Forced induction

Forced induction consist of mechanically increasing air density prior to fill the engine. A higher density means more molecules of air per volume, hence more fuel can be burned, leading to a higher power output for a smaller engine.

A small engine with forced induction will have a combustion that will produce as much power as a bigger NA engine, as long as it sucks the same amount of air (mass wise). But compressing the air − most of the time rather inefficiently − will require some work from the engine, thus reducing the overall power output (while burning the same amount of fuel). This will always give the advantage to the NA engine in both fuel consumption and power output. But forced induction can be a wiser choice when considering engine size and part load fuel consumption.

Furthermore, the temperature increase resulting from the air compression will increase the chances of pre-ignition in SI engines. Intercooling will reduce those odds and can even reduce compression work.

How to compress air

Piston air compressor

For education purposes, let's look at a simple single-acting air compressor cylinder as in the next figure.

Cycle for a single-acting air compressor cylinder

During the suction stroke the compressor piston starts its downward stroke and the air under pressure in the clearance space rapidly expands until the pressure falls below that on the opposite side of the inlet valve (Figures 2B and 2C). This difference in pressure causes the inlet valve to open into the cylinder until the piston reaches the bottom of its stroke (Figure 2C).

During the compression stroke the piston starts upward, compression begins, and at point D has reached the same pressure as the compressor intake. The spring-loaded inlet valve then closes. As the piston continues upward, air is compressed until the pressure in the cylinder becomes great enough to open the discharge valve against the pressure of the valve springs and the pressure of the discharge line (Figure 2E). From this point, to the end of the stroke (Figures 2E and 2A), the air compressed within the cylinder is discharged at practically constant pressure.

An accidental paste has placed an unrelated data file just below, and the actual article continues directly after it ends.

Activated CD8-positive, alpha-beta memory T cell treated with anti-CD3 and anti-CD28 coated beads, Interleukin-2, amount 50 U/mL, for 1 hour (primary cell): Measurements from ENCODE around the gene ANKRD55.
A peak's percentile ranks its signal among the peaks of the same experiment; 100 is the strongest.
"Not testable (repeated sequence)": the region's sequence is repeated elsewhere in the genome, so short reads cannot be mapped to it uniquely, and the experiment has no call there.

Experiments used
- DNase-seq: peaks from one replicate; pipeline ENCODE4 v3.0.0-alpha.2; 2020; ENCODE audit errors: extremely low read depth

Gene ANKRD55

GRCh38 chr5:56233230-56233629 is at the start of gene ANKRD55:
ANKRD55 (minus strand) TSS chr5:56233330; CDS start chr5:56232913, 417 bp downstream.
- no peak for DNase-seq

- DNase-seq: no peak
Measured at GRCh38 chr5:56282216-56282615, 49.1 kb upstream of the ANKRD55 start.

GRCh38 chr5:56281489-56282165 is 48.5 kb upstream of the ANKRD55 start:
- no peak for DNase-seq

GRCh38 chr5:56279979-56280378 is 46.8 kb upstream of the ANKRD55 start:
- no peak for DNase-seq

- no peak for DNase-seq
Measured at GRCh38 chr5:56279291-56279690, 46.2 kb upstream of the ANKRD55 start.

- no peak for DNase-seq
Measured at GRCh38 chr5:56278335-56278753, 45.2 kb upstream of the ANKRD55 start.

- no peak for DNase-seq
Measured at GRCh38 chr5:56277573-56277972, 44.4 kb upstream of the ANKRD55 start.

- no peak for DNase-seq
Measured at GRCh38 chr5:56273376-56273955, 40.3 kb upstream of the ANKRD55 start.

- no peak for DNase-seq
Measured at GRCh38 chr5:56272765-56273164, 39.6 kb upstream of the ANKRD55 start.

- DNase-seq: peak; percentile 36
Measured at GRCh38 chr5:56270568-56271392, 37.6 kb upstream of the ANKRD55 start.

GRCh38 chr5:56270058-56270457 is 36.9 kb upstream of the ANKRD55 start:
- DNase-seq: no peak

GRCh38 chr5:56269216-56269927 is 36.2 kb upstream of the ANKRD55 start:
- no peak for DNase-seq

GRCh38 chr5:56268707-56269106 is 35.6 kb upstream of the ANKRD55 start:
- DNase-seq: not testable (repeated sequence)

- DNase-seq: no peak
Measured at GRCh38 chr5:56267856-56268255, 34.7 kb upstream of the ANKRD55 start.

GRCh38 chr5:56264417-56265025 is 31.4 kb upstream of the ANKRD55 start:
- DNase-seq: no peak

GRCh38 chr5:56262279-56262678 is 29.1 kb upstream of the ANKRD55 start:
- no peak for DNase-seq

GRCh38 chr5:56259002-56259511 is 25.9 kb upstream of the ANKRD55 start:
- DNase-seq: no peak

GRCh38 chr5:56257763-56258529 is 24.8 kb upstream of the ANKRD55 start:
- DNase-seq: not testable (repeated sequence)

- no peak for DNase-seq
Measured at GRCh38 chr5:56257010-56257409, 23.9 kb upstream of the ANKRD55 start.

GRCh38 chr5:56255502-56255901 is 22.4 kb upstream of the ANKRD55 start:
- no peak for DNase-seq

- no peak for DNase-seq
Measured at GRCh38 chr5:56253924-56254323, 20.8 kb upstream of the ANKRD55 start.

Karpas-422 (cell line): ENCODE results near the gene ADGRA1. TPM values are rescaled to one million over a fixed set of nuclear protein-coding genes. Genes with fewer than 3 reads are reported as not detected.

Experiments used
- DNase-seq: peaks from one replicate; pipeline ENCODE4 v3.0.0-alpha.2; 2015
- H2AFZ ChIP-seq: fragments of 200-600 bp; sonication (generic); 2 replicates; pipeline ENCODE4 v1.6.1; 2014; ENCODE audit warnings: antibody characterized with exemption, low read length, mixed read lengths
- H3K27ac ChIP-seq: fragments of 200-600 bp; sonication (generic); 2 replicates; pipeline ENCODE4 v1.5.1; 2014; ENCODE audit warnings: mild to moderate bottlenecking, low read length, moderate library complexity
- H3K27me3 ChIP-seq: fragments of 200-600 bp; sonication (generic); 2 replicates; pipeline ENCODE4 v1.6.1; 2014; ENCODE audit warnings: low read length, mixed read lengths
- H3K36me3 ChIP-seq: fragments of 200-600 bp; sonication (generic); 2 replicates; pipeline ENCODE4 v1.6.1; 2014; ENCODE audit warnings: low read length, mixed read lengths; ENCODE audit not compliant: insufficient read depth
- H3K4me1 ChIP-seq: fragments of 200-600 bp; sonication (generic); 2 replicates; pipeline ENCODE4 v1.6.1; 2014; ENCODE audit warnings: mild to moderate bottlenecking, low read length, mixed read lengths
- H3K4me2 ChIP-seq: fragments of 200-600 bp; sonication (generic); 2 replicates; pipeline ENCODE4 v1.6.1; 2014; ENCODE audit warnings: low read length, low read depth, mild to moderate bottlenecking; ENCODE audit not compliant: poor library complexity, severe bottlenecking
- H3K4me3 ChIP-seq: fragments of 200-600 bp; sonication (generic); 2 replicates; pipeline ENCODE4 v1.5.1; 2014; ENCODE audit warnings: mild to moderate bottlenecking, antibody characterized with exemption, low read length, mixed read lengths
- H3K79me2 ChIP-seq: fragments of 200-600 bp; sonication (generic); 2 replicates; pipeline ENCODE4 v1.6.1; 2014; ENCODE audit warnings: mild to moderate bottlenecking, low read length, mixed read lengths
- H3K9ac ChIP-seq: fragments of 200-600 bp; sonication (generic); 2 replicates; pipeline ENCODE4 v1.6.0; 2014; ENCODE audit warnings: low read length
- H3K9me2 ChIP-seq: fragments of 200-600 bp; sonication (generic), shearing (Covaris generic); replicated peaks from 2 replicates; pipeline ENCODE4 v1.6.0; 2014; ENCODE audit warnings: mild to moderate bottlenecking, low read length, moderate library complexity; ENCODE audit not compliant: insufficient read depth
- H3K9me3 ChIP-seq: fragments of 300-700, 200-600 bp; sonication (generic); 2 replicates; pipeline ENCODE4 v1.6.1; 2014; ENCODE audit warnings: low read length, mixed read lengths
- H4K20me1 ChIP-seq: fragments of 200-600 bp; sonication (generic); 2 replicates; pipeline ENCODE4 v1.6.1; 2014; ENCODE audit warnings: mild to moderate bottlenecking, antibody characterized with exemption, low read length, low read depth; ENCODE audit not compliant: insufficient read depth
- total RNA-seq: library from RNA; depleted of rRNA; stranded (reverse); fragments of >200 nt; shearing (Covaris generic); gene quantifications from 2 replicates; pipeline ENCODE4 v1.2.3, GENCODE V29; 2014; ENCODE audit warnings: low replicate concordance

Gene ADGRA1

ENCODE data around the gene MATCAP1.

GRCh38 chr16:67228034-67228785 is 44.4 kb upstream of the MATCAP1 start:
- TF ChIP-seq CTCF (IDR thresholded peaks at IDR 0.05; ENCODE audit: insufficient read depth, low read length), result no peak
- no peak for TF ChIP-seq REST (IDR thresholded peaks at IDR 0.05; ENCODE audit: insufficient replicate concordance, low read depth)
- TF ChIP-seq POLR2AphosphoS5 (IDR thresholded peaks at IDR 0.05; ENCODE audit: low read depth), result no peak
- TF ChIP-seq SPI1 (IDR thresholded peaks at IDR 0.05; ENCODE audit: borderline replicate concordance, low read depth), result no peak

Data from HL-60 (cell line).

PV diagram for a single-acting air compressor cylinder

This type of compressor compresses the air BEFORE the discharge valve opens. Then, once the air is compressed, it displaces it toward the compressor's outlet. This is the most efficient way of compressing air. The PV diagram can be seen in the figure on the right.

Another advantage of such compressor is the fact that if the discharge valve does not open (because the pressure is too high at the compressor's outlet), the energy taken to compress the air is sent back to the crankshaft on the next downstroke when the air inside the cylinder decompresses; thus no energy loss (except for some friction). (See Pressure-Volume diagram for more info)

The reason this type of compressor is not used with an engine is its size. For example, increasing the volumetric flow rate of a typical 4-stroke engine by 35% would require the addition of a compressor which has a displacement of 68% of the engine displacement (135% ÷ 2; because the compressor has a 2-stroke cycle instead of 4). It is even worse if we consider the volumetric efficiency. This defy the purpose of compression since it would be better to use an engine with a displacement 35% larger.

Sliding vane supercharger

The sliding vane surpercharger was used on cars from the 20's until the 60's. It's main disadvantage is maintenance cost.

(detailed info)
Volkswagen Beetle sliding vane supercharged engine
Sliding vane supercharger in a Volkswagen Beetle from the late 50's
1956 MGA sliding vane supercharged engine
Sliding vane supercharger in a 1956 MGA

Operating principle

sliding vane supercharger operating principle
PV diagram for a sliding vane supercharger

As one can see, there is an expansion phase ( from V2 to V3 ) at the beginning of the process which is undesirable as we will have to recompress the air afterward ( from V3 to V4 ). But the worst part, thermodynamically speaking, is that partially compressed air is presented to the outlet port which have a high boost pressure. This results in an equalisation process where the high pressure air from the outlet port goes back inside the supercharger. This process requires more work compared to a piston air compressor, as shown in the PV diagram. This will increase the temperature of the intake charge, especially when combined with friction of the blade against the casing of the compressor.

Roots supercharger

This page is still under construction. Thank you.